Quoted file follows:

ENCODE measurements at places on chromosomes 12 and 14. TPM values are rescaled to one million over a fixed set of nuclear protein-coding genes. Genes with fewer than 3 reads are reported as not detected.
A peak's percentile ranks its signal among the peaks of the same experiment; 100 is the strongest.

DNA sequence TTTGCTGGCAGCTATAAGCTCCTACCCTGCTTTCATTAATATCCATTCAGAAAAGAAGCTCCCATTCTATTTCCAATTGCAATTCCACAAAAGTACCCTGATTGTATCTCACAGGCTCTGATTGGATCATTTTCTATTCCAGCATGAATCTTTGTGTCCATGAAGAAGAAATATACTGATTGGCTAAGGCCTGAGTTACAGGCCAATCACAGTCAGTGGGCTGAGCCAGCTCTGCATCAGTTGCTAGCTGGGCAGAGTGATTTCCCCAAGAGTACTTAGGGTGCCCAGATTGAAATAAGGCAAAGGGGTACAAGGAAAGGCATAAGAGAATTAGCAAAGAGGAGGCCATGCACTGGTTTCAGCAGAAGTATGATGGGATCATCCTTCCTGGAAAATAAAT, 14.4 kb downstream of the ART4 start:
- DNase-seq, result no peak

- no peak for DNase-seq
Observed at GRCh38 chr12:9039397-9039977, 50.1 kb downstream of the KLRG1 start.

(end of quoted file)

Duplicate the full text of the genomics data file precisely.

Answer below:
ENCODE measurements at places on chromosomes 12 and 14. TPM values are rescaled to one million over a fixed set of nuclear protein-coding genes. Genes with fewer than 3 reads are reported as not detected.
A peak's percentile ranks its signal among the peaks of the same experiment; 100 is the strongest.

DNA sequence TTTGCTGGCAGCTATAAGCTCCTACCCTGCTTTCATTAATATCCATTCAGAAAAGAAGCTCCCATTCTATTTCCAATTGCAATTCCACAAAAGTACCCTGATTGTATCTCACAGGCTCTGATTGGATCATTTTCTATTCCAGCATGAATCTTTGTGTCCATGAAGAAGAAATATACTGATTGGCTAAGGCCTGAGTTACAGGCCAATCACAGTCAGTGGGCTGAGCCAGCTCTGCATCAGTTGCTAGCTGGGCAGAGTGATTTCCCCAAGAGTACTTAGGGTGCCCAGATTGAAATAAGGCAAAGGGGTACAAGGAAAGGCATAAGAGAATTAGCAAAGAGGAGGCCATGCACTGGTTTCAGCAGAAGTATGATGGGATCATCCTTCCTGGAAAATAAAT, 14.4 kb downstream of the ART4 start:
- DNase-seq, result no peak

- no peak for DNase-seq
Observed at GRCh38 chr12:9039397-9039977, 50.1 kb downstream of the KLRG1 start.